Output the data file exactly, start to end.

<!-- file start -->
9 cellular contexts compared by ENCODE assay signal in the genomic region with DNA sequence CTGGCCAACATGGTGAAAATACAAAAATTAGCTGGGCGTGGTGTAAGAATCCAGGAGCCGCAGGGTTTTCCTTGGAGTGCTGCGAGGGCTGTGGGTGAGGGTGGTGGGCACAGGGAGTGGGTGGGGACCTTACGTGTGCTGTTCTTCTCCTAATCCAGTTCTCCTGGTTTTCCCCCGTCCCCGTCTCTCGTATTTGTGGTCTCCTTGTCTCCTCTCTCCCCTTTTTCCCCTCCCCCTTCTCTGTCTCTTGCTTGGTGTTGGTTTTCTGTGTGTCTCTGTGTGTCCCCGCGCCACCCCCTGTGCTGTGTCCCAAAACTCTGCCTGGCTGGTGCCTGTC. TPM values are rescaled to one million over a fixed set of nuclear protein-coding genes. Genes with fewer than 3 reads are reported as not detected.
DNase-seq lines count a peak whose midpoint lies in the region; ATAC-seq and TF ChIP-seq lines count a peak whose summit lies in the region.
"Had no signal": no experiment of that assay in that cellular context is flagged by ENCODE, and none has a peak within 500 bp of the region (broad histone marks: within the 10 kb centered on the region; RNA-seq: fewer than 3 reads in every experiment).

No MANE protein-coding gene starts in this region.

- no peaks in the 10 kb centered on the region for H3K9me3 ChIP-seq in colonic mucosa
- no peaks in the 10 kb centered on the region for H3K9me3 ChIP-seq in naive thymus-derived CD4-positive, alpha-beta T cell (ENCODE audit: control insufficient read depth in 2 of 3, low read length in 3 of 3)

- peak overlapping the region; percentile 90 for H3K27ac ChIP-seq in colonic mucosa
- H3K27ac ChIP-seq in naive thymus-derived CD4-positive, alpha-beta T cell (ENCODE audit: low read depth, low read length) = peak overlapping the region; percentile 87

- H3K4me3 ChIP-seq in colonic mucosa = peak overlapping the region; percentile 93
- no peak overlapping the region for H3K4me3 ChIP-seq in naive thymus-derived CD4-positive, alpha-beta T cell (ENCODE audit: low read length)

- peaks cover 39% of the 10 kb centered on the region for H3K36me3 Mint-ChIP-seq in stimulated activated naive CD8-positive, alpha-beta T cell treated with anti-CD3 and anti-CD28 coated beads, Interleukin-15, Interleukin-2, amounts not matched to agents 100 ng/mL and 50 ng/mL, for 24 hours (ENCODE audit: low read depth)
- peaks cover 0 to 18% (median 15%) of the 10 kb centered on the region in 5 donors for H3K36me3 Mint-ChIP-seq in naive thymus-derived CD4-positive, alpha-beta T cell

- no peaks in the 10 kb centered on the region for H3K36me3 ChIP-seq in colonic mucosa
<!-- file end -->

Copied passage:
9 cellular contexts compared by ENCODE assay signal in the genomic region with DNA sequence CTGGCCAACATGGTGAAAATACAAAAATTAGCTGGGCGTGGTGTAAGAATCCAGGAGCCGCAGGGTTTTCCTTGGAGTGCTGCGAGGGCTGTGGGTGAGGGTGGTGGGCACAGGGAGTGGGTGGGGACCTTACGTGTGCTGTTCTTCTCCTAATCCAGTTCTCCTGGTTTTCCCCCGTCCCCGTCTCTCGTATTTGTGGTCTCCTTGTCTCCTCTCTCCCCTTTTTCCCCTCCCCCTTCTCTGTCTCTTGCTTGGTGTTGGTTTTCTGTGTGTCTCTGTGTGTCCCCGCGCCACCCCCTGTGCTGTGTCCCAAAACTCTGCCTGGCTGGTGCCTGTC. TPM values are rescaled to one million over a fixed set of nuclear protein-coding genes. Genes with fewer than 3 reads are reported as not detected.
DNase-seq lines count a peak whose midpoint lies in the region; ATAC-seq and TF ChIP-seq lines count a peak whose summit lies in the region.
"Had no signal": no experiment of that assay in that cellular context is flagged by ENCODE, and none has a peak within 500 bp of the region (broad histone marks: within the 10 kb centered on the region; RNA-seq: fewer than 3 reads in every experiment).

No MANE protein-coding gene starts in this region.

- no peaks in the 10 kb centered on the region for H3K9me3 ChIP-seq in colonic mucosa
- no peaks in the 10 kb centered on the region for H3K9me3 ChIP-seq in naive thymus-derived CD4-positive, alpha-beta T cell (ENCODE audit: control insufficient read depth in 2 of 3, low read length in 3 of 3)

- peak overlapping the region; percentile 90 for H3K27ac ChIP-seq in colonic mucosa
- H3K27ac ChIP-seq in naive thymus-derived CD4-positive, alpha-beta T cell (ENCODE audit: low read depth, low read length) = peak overlapping the region; percentile 87

- H3K4me3 ChIP-seq in colonic mucosa = peak overlapping the region; percentile 93
- no peak overlapping the region for H3K4me3 ChIP-seq in naive thymus-derived CD4-positive, alpha-beta T cell (ENCODE audit: low read length)

- peaks cover 39% of the 10 kb centered on the region for H3K36me3 Mint-ChIP-seq in stimulated activated naive CD8-positive, alpha-beta T cell treated with anti-CD3 and anti-CD28 coated beads, Interleukin-15, Interleukin-2, amounts not matched to agents 100 ng/mL and 50 ng/mL, for 24 hours (ENCODE audit: low read depth)
- peaks cover 0 to 18% (median 15%) of the 10 kb centered on the region in 5 donors for H3K36me3 Mint-ChIP-seq in naive thymus-derived CD4-positive, alpha-beta T cell

- no peaks in the 10 kb centered on the region for H3K36me3 ChIP-seq in colonic mucosa